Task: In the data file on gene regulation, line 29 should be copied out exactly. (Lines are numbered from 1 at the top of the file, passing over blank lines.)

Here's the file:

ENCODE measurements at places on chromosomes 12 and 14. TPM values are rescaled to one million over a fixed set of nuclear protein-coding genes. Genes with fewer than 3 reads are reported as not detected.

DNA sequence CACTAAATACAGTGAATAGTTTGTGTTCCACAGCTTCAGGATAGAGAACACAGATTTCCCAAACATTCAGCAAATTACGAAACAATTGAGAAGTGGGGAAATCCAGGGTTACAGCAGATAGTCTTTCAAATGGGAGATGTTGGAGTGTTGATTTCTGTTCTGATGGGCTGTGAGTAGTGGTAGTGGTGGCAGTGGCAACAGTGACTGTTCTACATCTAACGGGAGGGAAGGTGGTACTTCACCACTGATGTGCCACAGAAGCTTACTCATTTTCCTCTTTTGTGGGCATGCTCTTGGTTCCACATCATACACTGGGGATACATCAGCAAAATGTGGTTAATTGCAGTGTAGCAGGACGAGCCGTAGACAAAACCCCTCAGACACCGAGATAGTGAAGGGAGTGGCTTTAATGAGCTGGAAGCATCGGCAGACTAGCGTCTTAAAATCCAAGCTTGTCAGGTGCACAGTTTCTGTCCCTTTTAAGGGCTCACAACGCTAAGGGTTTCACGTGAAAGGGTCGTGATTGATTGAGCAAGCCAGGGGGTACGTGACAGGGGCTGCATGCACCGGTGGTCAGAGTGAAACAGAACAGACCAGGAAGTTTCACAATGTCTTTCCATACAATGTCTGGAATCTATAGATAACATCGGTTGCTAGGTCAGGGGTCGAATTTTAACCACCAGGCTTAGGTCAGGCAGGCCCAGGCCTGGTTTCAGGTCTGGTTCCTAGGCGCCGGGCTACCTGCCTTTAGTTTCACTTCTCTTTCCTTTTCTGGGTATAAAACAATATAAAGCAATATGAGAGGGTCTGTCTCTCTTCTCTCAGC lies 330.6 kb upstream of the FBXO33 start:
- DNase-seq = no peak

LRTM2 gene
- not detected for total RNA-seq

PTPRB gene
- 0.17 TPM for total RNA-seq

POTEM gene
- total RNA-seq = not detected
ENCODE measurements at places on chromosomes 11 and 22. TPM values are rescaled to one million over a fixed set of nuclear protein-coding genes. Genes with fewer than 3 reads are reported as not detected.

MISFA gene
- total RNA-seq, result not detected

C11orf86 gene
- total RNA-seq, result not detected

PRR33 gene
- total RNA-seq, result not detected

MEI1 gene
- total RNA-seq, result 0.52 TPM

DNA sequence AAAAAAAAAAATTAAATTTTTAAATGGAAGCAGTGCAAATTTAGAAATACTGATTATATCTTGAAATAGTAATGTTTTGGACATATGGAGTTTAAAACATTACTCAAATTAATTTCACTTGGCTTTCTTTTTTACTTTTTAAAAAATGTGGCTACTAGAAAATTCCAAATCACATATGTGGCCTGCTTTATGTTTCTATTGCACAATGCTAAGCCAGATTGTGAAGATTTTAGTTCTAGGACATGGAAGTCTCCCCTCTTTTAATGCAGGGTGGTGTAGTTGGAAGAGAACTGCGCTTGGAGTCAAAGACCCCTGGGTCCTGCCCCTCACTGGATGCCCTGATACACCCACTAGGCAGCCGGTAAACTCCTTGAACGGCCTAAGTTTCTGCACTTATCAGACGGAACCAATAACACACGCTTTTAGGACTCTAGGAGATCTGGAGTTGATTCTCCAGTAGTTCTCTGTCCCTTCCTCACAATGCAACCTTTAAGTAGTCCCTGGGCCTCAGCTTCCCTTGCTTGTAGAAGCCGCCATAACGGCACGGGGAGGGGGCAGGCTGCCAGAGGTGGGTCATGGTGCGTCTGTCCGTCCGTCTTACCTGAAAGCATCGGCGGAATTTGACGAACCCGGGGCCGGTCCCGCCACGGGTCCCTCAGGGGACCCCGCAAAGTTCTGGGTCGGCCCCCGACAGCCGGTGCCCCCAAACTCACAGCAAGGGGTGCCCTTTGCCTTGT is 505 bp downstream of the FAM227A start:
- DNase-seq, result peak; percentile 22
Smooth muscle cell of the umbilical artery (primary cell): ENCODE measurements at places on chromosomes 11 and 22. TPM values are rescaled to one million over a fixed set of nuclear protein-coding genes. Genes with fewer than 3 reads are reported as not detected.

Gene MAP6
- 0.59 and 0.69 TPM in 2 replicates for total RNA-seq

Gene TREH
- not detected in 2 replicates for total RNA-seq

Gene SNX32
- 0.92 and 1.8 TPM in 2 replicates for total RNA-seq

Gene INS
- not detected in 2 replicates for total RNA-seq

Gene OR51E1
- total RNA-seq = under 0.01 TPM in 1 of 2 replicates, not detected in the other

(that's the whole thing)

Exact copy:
- not detected in 2 replicates for total RNA-seq